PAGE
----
A TV hung un the corner of the restaurant, and whatever the reporter was talking about, the afternoon found us inadvertently in the midst of, as we loitered on a narrow street lined by police. The road led through a partially-open gate flanked by neoclassical columns and security cameras. SUVs lined up to enter, but not all were granted access. Reporters clustered in the shade of trees with one eye on their cameras and the other on the proceedings behind them. Meanwhile, three confused tourists stood awkwardly by, hoping a tour guide would materialize from the commotion.
It turned out that 115 million people were tuned in to what was happening here, though none quite knew what was going to happen. What was clear to all was that the government was going through an unexpected turnover. Mumbai is the capital of Maharashtra, India’s second-largest state, and the people had recently cast ballots that significantly disrupted the balance of power among the numerous political parties. A scramble to establish a new working government ensued. The catch is that in Maharashtrian politics, if you are an alliance of parties and you want to form a government, you must present your proposal to the governor who must approve it, before any of your allies turn on you in the middle of the night and attempt to form a different government behind your back with the intervention of the prime minister. Incidentally, the gate where the confused tourists were waiting to begin their tour was the governor’s house, the literal finish line in this political backstabbing race.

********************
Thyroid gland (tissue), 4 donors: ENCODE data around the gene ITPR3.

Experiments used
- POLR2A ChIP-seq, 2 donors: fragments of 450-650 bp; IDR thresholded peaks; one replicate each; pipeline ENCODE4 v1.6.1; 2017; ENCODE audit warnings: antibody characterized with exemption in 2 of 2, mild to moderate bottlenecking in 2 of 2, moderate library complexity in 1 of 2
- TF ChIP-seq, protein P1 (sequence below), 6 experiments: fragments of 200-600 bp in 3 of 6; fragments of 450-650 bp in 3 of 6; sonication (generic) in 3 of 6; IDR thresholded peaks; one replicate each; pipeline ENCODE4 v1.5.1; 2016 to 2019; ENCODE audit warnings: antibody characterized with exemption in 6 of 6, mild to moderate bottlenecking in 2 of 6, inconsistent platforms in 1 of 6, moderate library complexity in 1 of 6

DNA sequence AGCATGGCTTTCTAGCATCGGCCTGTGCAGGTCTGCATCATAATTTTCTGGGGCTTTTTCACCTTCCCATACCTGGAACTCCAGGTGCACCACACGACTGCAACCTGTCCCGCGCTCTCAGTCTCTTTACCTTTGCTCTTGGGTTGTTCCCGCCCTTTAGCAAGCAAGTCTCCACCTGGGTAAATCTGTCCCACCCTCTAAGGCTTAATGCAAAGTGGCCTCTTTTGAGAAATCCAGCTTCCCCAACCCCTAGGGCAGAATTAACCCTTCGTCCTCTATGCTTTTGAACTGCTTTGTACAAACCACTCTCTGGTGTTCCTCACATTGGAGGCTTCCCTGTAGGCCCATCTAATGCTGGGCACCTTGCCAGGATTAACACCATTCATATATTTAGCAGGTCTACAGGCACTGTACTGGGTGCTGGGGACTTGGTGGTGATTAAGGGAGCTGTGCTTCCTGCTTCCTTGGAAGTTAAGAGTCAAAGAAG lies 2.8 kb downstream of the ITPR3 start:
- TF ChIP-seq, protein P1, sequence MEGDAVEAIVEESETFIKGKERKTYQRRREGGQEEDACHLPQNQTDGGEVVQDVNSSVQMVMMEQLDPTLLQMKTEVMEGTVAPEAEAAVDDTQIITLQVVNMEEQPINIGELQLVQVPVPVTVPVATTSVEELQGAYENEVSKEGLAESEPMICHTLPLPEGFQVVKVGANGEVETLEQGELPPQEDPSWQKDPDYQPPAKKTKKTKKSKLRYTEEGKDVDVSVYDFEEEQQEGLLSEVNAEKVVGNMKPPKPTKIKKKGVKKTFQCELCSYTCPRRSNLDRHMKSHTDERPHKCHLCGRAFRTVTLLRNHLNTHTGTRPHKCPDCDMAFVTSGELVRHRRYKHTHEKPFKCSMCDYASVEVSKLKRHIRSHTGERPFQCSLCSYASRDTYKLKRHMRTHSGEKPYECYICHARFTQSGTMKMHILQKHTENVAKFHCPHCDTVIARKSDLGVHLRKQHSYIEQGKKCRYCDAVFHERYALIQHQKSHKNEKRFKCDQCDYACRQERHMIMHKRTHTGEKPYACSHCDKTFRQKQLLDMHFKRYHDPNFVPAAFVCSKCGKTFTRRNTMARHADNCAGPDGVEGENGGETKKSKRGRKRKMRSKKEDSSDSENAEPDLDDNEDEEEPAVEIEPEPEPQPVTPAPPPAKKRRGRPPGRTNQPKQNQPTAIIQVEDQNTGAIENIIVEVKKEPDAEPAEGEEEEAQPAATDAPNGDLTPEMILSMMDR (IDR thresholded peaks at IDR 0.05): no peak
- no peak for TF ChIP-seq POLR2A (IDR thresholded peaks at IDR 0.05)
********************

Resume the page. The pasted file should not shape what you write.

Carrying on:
The tour guide, more in tune with local state politics than we were, considered avoiding the place altogether, but did show up eventually after realizing we were probably already there. He briefed us on what may or may not have been about to happen, checked his phone for any news, and confirmed that no one had a clue. That non-reassurance was accompanied by some possibly exaggerated claims about the real estate value of the governor’s house, which finally brought us around to the reason we had left the air conditioning to come to this place: to learn about Malabar Hill, one of Mumbai’s wealthiest neighborhoods.
Although the most expensive private home in the world is just down the street, we would actually be learning about Malabar Hill’s other distinction, being one of the oldest neighborhoods in Mumbai. Our guide led us a few steps away from the commotion, and soon we were wandering through the ancient streets. We arrived at the edge of a rectangular spring-fed reservoir lined with steps on all sides to facilitate access for ritual cleansing. The reservoir was already four hundred years old when the first European colonists arrived, and it was built to service an even older temple that is a popular site for religious pilgrimage on the full moon. Behind the trees that surround the reservoir, the decorated vimana towers of dozens of other temples peek up, reflecting the evening sunlight and emphasizing the significance of this place for Hindus. For the people who have maintained these temples for generations, the reservoir forms the center of a close-knit and traditional community that persists despite the rapid urbanization all around them.
Our day of sightseeing ended on a rooftop looking out over the glittering skyline and the bright waterfront arc of Marine Drive. Even after two visits, I feel I’ve barely scratched the surface of Mumbai. I’ve gotten a glimpse of the city’s history, its culture, its food, and its current events (not to mention the fact that many of my colleagues at work are from here). But Mumbai is like the NYC and the LA of India rolled into one, so I suspect there will always be something new to discover every time I return.